The Morning Fix: Chiefs News From Around The Web

John Rieger-US PRESSWIRE

The Chiefs worked McCluster out of the slot this spring, but the position change appeared more exploratory than permanent. In addition, Steve Breaston and Jonathan Baldwin were both working as outside receivers during Dwayne Bowe’s contract-related absence.

It was a natural time to get McCluster work at receiver.

“We’ve given Dexter reps at the wide receiver position in this new offense because we feel like he knows how to play running back and we can put him over at running back at any point in time, but we felt like he needed the work at wide receiver,” head coach Romeo Crennel explained.

The Chiefs are slated to open another season with a pair of top-five draft picks manning the bookends of their defensive line. If rookie Dontari Poe cracks the starting lineup as well, Kansas City’s 3-4 base defense will feature a trio of first-round draft picks in the trenches.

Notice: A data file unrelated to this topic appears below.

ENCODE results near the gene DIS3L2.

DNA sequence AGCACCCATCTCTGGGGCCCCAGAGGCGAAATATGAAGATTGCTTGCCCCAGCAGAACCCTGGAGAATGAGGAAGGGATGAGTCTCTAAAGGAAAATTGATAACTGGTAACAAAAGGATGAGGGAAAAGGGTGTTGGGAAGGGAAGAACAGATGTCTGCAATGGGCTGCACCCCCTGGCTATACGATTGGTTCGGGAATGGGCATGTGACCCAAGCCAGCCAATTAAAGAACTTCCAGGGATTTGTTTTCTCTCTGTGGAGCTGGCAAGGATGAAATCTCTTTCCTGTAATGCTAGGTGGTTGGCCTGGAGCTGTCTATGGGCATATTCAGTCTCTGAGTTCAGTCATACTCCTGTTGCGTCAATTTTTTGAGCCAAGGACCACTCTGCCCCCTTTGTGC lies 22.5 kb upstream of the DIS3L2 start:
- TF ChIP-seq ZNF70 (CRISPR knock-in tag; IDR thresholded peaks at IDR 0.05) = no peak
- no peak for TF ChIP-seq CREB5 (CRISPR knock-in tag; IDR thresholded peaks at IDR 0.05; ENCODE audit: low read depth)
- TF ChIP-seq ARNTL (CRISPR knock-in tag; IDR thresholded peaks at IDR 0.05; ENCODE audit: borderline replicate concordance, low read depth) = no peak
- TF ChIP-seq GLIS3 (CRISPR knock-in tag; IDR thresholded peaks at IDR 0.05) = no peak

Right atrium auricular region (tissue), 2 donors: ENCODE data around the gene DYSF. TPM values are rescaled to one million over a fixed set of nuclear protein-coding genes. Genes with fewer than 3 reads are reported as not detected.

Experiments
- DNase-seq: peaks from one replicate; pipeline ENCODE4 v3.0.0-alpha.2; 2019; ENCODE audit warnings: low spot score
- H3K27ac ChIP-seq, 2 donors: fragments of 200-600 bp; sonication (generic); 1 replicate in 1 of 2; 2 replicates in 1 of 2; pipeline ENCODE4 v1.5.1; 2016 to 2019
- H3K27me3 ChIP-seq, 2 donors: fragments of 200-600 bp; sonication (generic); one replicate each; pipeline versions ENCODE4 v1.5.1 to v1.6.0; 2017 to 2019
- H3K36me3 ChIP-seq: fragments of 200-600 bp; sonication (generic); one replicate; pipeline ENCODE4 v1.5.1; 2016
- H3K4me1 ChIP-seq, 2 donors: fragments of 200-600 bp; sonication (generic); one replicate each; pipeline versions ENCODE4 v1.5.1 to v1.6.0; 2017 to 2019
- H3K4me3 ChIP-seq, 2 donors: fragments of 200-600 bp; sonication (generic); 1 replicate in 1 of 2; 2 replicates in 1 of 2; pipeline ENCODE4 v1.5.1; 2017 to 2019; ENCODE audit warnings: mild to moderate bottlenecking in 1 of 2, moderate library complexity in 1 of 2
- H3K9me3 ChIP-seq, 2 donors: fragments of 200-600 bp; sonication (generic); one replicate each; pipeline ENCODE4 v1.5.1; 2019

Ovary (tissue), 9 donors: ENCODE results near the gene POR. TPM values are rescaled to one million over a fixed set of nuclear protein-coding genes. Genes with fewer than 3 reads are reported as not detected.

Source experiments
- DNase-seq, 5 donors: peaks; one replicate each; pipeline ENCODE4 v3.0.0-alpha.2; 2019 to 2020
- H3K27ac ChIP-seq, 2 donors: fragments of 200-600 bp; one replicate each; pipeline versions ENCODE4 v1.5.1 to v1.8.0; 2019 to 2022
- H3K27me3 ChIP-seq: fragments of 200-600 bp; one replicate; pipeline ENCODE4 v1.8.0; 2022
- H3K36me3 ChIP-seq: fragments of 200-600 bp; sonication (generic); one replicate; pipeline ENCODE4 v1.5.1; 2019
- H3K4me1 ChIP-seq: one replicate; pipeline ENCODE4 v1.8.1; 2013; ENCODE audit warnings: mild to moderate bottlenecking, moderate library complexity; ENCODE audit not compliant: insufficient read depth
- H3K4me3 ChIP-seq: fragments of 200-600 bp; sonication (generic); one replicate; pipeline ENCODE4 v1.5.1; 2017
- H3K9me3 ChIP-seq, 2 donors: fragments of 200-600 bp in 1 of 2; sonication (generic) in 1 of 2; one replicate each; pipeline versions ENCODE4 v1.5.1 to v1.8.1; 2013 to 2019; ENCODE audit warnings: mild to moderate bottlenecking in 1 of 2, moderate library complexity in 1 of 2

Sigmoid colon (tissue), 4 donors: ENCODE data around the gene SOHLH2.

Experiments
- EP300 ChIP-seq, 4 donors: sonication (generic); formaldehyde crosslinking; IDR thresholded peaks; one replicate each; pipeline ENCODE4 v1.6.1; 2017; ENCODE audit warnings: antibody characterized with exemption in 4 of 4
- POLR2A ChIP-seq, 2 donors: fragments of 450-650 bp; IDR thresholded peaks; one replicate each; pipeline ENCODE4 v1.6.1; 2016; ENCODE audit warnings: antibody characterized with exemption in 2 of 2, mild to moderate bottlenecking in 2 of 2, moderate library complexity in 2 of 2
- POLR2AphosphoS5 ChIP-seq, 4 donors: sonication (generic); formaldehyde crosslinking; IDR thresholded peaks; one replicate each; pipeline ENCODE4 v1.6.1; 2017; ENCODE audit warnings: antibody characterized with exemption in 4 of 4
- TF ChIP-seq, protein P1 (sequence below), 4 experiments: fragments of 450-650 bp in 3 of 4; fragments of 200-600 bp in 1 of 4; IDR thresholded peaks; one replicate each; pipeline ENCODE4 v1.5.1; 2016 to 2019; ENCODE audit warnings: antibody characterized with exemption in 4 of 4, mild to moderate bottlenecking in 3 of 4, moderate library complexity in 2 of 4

Add former first-round selections Derrick Johnson and Tamba Hali to the conversation and Kansas City’s ongoing commitment of building a dominant front-seven is unmistakable.

Such a blueprint isn’t unique to Kansas City, however. Stopping the run is and will always be the most fundamental job of any defense, but the pass-happy nature of the NFL is also making the need for sub-package defensive linemen a growing necessity.

KEY MATCHUP: Dexter McCluster vs. Denver’s linebackers

McCluster, a shifty back with enough speed to challenge defenses as both a return man and a receiver out of the backfield or in the slot, enjoyed a pair of big days in both KC-Denver matchups last season. One of the few bright spots for Kansas City’s offense in Week 10 was McCluster, who ran the ball 8 times for 45 yards and caught six passes for 48 yards. And in Week 17, McCluster accounted for 86 yards and the game’s only touchdown on just 15 touches.

“One of my favorite players — another diamond in the rough. I kept struggling with where he might play in the NFL, because he kind of moved all over San Diego State’s defense. I thought he might even be able to play middle linebacker in the NFL. The issue he faces is that he rushed the quarterback a lot, and he did that very well at San Diego State, but he was a relentless kind of rusher who showed some power. He wasn’t a bend-the-edge and get low kind of rusher. So, I don’t know if he’s a pure pass rusher in the NFL.”

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